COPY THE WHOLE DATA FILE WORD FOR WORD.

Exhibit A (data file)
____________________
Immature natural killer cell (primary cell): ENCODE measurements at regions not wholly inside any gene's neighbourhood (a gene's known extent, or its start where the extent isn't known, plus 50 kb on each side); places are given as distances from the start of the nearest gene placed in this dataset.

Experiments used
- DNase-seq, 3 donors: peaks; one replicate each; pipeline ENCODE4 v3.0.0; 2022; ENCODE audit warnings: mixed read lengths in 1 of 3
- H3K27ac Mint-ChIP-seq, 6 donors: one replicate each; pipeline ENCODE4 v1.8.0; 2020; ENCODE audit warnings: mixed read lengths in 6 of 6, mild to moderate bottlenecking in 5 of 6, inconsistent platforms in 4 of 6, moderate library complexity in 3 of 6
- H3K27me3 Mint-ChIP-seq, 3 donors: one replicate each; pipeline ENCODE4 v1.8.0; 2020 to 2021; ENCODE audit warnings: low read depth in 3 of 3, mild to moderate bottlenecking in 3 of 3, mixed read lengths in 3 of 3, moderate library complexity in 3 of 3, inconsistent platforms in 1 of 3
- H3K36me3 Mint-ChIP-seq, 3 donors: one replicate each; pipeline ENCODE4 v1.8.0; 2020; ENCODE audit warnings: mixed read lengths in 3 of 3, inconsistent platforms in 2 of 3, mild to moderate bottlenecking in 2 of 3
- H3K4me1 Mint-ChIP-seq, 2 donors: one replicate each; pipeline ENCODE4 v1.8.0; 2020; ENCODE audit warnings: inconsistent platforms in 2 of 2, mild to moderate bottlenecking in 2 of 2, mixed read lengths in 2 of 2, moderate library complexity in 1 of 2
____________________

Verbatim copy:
Immature natural killer cell (primary cell): ENCODE measurements at regions not wholly inside any gene's neighbourhood (a gene's known extent, or its start where the extent isn't known, plus 50 kb on each side); places are given as distances from the start of the nearest gene placed in this dataset.

Experiments used
- DNase-seq, 3 donors: peaks; one replicate each; pipeline ENCODE4 v3.0.0; 2022; ENCODE audit warnings: mixed read lengths in 1 of 3
- H3K27ac Mint-ChIP-seq, 6 donors: one replicate each; pipeline ENCODE4 v1.8.0; 2020; ENCODE audit warnings: mixed read lengths in 6 of 6, mild to moderate bottlenecking in 5 of 6, inconsistent platforms in 4 of 6, moderate library complexity in 3 of 6
- H3K27me3 Mint-ChIP-seq, 3 donors: one replicate each; pipeline ENCODE4 v1.8.0; 2020 to 2021; ENCODE audit warnings: low read depth in 3 of 3, mild to moderate bottlenecking in 3 of 3, mixed read lengths in 3 of 3, moderate library complexity in 3 of 3, inconsistent platforms in 1 of 3
- H3K36me3 Mint-ChIP-seq, 3 donors: one replicate each; pipeline ENCODE4 v1.8.0; 2020; ENCODE audit warnings: mixed read lengths in 3 of 3, inconsistent platforms in 2 of 3, mild to moderate bottlenecking in 2 of 3
- H3K4me1 Mint-ChIP-seq, 2 donors: one replicate each; pipeline ENCODE4 v1.8.0; 2020; ENCODE audit warnings: inconsistent platforms in 2 of 2, mild to moderate bottlenecking in 2 of 2, mixed read lengths in 2 of 2, moderate library complexity in 1 of 2